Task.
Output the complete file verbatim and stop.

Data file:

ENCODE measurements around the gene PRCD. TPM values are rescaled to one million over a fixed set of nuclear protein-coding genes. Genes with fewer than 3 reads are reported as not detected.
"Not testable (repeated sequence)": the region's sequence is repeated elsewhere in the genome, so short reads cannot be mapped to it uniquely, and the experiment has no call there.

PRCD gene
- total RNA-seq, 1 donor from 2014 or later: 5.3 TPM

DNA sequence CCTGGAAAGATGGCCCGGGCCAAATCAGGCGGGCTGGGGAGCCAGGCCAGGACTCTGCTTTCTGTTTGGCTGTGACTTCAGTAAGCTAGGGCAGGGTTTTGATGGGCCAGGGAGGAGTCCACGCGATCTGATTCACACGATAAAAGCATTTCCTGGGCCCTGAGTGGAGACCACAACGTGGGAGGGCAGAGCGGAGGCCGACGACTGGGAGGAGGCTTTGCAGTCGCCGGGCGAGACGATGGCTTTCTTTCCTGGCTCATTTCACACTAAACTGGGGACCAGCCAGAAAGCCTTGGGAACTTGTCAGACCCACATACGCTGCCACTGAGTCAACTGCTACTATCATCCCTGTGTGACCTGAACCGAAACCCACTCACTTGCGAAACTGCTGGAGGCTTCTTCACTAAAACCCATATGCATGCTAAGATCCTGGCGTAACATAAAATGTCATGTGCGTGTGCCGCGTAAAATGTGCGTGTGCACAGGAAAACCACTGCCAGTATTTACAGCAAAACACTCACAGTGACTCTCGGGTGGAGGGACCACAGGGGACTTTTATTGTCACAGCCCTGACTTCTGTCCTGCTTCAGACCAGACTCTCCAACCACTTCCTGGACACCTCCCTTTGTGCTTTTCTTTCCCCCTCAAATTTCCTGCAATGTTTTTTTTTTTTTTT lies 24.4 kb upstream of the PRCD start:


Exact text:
ENCODE measurements around the gene PRCD. TPM values are rescaled to one million over a fixed set of nuclear protein-coding genes. Genes with fewer than 3 reads are reported as not detected.
"Not testable (repeated sequence)": the region's sequence is repeated elsewhere in the genome, so short reads cannot be mapped to it uniquely, and the experiment has no call there.

PRCD gene
- total RNA-seq, 1 donor from 2014 or later: 5.3 TPM

DNA sequence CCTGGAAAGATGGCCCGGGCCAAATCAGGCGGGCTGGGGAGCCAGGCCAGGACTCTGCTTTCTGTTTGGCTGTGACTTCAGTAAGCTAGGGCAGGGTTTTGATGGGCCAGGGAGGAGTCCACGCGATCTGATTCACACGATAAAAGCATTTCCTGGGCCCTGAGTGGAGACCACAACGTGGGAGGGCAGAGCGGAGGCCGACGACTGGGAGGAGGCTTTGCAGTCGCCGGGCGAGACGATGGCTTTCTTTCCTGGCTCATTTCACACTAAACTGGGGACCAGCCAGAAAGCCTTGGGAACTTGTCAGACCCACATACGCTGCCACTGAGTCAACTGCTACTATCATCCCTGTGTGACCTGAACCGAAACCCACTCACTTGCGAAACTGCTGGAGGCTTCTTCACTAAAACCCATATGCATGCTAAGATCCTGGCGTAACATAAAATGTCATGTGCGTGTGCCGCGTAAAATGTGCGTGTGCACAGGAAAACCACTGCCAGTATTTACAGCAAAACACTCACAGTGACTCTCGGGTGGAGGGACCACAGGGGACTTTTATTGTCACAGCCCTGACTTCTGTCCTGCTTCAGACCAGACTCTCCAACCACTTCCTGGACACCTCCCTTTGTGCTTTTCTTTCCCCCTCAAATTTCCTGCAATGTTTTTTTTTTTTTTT lies 24.4 kb upstream of the PRCD start: